The Henry Classification System

Copyright © 2003 International Biometric Group

Copyright © 2003 by International Biometric Group. All rights reserved. Duplication or reproduction of this publication in any form without prior written permission is forbidden. The information contained herein has been obtained from sources believed to be reliable. International Biometric Group disclaims all warranties as to the accuracy, completeness or adequacy of such information. International Biometric Group shall have no liability for errors, omissions or inadequacies in the information contained herein or for interpretations thereof. The reader assumes sole responsibility for the selection of these materials to achieve its intended results. The opinions expressed herein are subject to change without notice. All third party company names, product names and marks are used for identification purposes only and may be trademarks of their respective owners. Request for permission or further information should be addressed to: International Biometric Group One Battery Park Plaza New York, NY 10004 (212) 809-9491

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Table of Contents
Introduction.................................................................................................................................... 1 History and Development of the Henry Classification System.............................................. 1 Explanation of the Henry Classification System...................................................................... 2 Impact on Current Biometric Systems ...................................................................................... 3 Newer Approaches to AFIS Matching ....................................................................................... 3 Resources ..................................................................................................................................... 4

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The Henry Classification System is a long-standing method by which fingerprints are sorted by physiological characteristics for one-to-many searching. Developed by Sir Edward Henry in the late 1800s for criminal investigations in British India, it was the basis of modern day AFIS classification methods up until the1990s. In recent years, the Henry Classification System has generally been replaced by ridge flow classification approaches.

History and Development of the Henry Classification System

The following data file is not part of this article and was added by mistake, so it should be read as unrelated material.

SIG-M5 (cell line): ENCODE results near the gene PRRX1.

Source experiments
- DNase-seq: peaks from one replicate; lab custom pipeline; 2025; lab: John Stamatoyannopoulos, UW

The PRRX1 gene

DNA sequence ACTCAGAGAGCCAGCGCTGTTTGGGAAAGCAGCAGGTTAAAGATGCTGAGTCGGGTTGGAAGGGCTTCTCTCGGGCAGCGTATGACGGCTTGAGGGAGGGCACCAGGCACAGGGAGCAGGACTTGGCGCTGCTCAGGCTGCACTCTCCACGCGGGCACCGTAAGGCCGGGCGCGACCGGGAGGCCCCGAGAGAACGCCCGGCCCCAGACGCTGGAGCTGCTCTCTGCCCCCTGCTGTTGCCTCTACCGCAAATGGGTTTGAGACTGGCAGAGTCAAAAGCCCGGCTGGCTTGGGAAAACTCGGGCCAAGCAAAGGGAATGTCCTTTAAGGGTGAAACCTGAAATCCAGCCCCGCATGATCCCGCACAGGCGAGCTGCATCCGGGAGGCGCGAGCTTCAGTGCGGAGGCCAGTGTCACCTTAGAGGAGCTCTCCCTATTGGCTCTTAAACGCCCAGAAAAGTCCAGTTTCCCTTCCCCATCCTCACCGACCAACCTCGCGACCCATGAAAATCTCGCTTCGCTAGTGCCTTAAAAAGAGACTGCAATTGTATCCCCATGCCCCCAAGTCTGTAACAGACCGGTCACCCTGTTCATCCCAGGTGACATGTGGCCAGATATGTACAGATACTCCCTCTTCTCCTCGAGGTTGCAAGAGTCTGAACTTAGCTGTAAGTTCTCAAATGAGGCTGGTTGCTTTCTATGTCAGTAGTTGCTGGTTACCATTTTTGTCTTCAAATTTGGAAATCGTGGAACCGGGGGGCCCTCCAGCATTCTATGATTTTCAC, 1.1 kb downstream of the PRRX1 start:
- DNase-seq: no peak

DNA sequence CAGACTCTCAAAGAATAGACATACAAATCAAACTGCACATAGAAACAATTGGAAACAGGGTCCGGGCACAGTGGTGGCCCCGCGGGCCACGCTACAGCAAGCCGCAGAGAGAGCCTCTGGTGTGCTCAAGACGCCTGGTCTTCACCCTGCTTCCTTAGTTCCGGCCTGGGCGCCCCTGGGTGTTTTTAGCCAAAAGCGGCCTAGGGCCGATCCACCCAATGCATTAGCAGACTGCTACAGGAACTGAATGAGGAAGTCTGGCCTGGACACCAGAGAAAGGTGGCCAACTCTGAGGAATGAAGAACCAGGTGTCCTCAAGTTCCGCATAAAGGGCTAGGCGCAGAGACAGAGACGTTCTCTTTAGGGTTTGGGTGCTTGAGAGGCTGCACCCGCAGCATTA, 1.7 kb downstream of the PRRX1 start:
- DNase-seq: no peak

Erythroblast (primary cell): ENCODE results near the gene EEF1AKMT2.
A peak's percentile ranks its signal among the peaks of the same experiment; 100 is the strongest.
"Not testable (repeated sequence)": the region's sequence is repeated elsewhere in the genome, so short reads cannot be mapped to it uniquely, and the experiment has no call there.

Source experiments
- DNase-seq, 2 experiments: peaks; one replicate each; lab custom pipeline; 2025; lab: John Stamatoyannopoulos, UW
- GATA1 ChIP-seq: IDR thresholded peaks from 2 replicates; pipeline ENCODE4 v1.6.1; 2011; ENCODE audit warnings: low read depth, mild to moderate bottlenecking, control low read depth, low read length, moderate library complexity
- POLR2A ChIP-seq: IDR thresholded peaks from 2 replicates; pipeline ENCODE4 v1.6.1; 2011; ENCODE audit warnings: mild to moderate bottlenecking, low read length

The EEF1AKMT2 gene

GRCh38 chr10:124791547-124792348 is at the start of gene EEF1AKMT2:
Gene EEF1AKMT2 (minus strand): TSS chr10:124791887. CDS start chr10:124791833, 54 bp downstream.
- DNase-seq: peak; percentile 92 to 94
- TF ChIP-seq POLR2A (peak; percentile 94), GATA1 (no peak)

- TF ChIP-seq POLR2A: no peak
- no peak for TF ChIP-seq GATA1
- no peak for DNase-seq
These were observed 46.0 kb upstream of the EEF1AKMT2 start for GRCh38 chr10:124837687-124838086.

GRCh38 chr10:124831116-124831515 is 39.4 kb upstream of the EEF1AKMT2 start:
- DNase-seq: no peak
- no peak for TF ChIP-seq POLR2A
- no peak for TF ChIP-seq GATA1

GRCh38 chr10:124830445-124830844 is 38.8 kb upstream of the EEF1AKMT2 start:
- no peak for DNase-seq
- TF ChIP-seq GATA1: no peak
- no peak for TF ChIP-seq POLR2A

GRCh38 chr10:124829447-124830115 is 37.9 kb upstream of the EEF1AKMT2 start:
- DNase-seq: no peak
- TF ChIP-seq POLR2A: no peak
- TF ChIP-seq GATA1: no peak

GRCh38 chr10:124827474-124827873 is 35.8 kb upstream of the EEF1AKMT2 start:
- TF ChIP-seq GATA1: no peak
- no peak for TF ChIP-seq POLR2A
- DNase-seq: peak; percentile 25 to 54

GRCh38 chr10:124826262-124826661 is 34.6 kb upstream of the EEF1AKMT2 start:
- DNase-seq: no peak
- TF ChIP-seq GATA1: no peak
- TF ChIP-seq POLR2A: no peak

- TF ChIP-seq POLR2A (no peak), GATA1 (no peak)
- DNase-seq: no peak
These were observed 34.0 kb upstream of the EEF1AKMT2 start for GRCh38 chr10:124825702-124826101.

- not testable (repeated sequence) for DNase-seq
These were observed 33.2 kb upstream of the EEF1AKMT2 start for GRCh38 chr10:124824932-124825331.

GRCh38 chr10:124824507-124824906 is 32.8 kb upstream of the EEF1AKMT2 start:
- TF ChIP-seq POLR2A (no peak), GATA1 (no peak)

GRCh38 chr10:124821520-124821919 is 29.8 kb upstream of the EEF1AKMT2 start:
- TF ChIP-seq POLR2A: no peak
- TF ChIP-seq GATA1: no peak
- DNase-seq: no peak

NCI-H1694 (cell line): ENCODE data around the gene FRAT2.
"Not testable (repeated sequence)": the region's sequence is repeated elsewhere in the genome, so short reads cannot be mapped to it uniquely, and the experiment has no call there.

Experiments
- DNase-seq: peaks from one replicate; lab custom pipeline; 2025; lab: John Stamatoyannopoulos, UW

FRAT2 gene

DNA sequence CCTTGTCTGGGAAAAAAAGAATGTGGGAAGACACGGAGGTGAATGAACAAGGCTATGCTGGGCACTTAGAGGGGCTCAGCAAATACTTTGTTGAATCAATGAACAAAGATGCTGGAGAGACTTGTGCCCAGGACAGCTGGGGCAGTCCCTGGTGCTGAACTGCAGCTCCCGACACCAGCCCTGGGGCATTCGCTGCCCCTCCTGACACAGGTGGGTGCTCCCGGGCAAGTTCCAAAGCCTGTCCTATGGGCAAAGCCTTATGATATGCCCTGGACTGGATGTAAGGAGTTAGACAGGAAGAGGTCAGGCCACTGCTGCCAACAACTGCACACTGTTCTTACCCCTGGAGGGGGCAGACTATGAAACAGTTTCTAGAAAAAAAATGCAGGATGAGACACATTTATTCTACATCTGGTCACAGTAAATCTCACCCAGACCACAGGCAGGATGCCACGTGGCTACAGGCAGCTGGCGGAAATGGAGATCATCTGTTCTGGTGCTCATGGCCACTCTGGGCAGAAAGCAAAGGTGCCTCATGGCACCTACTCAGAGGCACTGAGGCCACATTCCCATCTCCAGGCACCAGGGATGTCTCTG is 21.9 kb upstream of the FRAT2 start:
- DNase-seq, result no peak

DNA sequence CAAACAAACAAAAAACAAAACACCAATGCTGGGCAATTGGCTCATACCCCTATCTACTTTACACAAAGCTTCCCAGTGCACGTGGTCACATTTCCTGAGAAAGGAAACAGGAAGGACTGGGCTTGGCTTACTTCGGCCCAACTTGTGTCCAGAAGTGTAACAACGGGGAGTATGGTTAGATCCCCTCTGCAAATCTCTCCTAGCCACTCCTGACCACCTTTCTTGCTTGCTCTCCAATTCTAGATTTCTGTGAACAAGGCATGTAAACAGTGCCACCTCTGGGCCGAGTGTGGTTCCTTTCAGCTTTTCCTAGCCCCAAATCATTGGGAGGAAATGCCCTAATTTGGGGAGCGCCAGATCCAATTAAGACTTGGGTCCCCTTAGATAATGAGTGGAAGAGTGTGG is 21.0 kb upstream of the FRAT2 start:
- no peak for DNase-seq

Although fingerprint characteristics were studied as far back as the mid-1600s, the use of fingerprints as a means of identification did not occur until the mid-1800s. In roughly 1859, Sir William Herschel discovered that fingerprints remain stable over time and are unique across individuals; as Chief Magistrate of the Hooghly district in Jungipoor, India, in 1877 he was the first to institute the use of fingerprints and handprints as a means of identification, signing legal documents, and authenticating transactions. The fingerprint records collected at this time were used for one-to-one verification only; as a means in which records would be logically filed and searched had not yet been invented. In 1880, Dr. Henry Faulds wrote to Sir Charles Darwin, explaining a system for classifying fingerprints, asking for his assistance in their development. Darwin was unable to assist Dr. Faulds, but agreed to forward the letter to his cousin, Sir Francis Galton. Dr. Henry Faulds and Sir Francis Galton did not engage in much correspondence, but in the following decade, they devised very similar fingerprint classification systems. It is unclear whom to credit for the classification system. However, we do know that Dr. Henry Faulds was the first European to publish the notion of scientific use of fingerprints in the identification of criminals. In 1892, Sir Francis Galton published his highly influential book, Finger Prints in which he described his classification system that include three main fingerprint patterns - loops, whorls and arches. At the time, the alternative to fingerprints was Bertillonage, also known as Anthropometry. Developed by Alphonse Bertillon in 1879, Bertillonage consists of a meticulous method of measuring body parts for the use of identifying criminals. In1892, the British Indian police force adopted Anthropometry. Two years later, Sir Edward Henry, Inspector General of the Bengal Police in India became interested in the use of fingerprints for the use of criminal identification. Influenced by Sir Galton’s Finger Prints, the men corresponded regularly in 1894; and in January of 1896, Sir Henry ordered the Bengali Police to collect prisoners’ fingerprints in addition to their anthropometric measurements. Expanding on Sir Galton’s classification system, Sir Henry developed the Henry Classification System between the years1896 to 1897. The Henry Classification System was to find worldwide acceptance within a few years. In 1887 a commission was established to compare Anthropometry to the Henry Classification System. As the results were overwhelmingly in favor of fingerprints, fingerprinting was introduced to British India by the Governor General, and in 1900, replaced Anthropometry. Also in 1900, Sir Henry was sent to Natal, South Africa to assist in the reorganization of the local police force and establish a fingerprint bureau. His efforts in South Africa were highly successful; and in 1901 Sir Henry returned to Britain and was appointed Assistant Commissioner of Scotland Yard, head of the Criminal Investigation Department. In the same year, the first UK fingerprint bureau was established at Scotland Yard. (Harling 1996) (Met) (Early)